I don’t know how you can say with a straight face that signing Tim Tebow to a minor league contract is not a publicity stunt. And especially when the organization that signed him is the New York Mets who are just a walking, talking ‘LOL’. Tebow who as we all know was an NFL quarterback for a brief time and Heisman winning quarterback at Florida has not played baseball since high school which was 11 years ago. Tebow held a private workout session to which some scouts said his ceiling would be a designated hitter at best. Which a DH will definitely help the Mets in the National League…
The one thing we know that matters most to the Mets’ frugal owners, the Wilpons, is money. So giving Tebow a $100,000 signing bonus I think puts this out of the realm of being a publicity stunt. But then when reports surface that Tebow demanded that he still be able to keep his College Football/SEC job at ESPN again makes me think this is all a joke and Tebow nor the Mets are all in on this. How can Tebow be serious about honing his craft, which he hasn’t done competitively in a decade, if he’s going to leave one or two days a week to fly to his television gig?
Time will tell if Tebow is truly dedicated to being a professional baseball player. He’s going to have to earn his way through the Instructional League and Fall League before even sniffing a Spring Training diamond or anything beyond that. Hopefully the Mets don’t cut him any breaks based on his name alone but then again this is the real world and people do get preferential treatment. Maybe for the Mets they figure they can make $100k back in Tebow jerseys and merchandise based on his fanatical following. It will be an interesting journey either way and it’s just the beginning.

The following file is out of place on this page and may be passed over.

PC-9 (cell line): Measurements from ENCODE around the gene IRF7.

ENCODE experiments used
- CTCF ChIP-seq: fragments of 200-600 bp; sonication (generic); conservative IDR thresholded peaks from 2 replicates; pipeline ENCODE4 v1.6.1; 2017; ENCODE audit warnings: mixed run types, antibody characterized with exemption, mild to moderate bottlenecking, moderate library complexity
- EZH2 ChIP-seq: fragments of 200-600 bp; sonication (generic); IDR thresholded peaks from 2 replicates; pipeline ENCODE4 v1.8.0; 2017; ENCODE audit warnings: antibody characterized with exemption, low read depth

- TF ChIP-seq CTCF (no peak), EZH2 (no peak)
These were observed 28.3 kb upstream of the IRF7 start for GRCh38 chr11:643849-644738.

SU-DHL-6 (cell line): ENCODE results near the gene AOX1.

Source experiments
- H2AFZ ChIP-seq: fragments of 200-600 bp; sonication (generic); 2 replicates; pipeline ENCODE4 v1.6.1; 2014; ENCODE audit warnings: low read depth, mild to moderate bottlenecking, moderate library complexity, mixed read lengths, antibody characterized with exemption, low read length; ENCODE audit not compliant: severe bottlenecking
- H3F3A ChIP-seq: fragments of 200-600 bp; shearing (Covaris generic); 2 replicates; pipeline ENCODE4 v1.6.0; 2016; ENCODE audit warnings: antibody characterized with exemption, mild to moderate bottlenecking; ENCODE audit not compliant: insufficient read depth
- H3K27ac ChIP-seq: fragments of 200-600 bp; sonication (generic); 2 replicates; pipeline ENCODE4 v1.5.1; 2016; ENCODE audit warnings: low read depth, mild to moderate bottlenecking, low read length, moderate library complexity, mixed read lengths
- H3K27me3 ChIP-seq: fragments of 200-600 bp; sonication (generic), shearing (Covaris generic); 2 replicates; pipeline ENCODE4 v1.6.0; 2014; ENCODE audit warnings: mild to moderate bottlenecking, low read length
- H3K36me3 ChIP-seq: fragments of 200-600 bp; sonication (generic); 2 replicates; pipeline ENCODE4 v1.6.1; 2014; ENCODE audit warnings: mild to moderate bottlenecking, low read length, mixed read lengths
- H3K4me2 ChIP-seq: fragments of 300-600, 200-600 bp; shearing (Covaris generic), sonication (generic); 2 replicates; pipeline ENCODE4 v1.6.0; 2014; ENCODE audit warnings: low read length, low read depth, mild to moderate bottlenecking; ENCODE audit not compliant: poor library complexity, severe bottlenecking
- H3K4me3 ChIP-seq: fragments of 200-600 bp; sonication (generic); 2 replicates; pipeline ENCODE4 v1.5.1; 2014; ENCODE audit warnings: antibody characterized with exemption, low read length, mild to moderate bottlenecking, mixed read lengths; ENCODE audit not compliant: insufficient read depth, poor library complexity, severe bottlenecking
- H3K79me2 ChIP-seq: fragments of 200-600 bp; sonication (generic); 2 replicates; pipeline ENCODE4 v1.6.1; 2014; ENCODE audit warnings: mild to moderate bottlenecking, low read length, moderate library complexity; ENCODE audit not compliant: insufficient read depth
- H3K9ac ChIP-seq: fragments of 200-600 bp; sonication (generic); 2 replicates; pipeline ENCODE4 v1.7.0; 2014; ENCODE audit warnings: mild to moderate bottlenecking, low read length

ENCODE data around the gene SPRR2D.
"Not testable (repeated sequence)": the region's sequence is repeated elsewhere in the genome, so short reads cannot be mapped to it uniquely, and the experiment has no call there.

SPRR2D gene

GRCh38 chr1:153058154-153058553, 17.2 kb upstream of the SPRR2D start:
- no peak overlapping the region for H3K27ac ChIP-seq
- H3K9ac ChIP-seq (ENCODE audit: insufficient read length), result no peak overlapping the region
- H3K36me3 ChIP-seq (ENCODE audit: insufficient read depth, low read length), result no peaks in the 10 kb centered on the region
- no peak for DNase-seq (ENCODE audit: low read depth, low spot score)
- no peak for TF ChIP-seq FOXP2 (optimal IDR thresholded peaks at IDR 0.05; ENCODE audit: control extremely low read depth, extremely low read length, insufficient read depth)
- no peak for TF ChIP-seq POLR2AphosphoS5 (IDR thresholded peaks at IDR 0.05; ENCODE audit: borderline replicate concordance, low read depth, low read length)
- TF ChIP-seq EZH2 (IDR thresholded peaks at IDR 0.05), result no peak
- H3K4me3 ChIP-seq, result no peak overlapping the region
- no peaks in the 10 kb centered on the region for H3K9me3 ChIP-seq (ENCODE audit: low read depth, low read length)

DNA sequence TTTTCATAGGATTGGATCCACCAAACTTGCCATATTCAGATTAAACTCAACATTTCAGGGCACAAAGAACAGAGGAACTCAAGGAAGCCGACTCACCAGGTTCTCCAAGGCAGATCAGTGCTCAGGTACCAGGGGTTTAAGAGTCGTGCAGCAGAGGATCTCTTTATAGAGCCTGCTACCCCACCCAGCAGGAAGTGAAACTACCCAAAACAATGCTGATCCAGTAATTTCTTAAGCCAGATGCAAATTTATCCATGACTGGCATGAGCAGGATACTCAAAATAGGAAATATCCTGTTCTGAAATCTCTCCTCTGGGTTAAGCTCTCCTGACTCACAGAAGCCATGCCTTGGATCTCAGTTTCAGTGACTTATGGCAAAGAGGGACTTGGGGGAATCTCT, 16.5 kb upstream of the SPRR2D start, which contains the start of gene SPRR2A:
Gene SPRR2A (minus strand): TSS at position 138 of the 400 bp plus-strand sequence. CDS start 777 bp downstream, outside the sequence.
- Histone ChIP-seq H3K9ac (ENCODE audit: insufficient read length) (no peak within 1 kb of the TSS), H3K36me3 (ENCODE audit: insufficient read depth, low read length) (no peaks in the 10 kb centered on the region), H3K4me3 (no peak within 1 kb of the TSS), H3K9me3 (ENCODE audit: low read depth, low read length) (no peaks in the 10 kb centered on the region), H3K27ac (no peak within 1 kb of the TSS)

Sometimes it’s better to take the money in hand than to wait for free agency and take your chances especially when you’re a pitcher. Earlier this season Stephen Strasburg agreed to a 7 year, $175 million extension with the Washington Nationals instead of testing the waters of free agency. This is quite an anomaly for a Scott Boras client who loves to set the market and bleed teams for the maximum amounts his players can get. It seemed like a good deal for the Nationals who might’ve had to go higher than the $25 million per year average and a good deal for Strasburg to get long term money just in case his injury history rears its’ ugly head. And just like that Strasburg is hurt, again.
Back in 2010 Strasburg underwent Tommy John surgery requiring him to miss the entire 2011 season. When he returned in 2012 he looked as dominant as ever but we had to endure the infamous “Innings Limit” debate. The Nats opted to protect Strasburg holding him out of the playoffs. The Nationals might have been destined for the World Series had their dreams not been derailed by the Cardinals in the NLDS. Three years went by and no injury issues for Strasburg until this season. First it was an upper back strain and now a flexor mass strain in his elbow. The MRI has come back clean and there is no damage to the ulnar collateral ligament so TJ surgery not being discussed.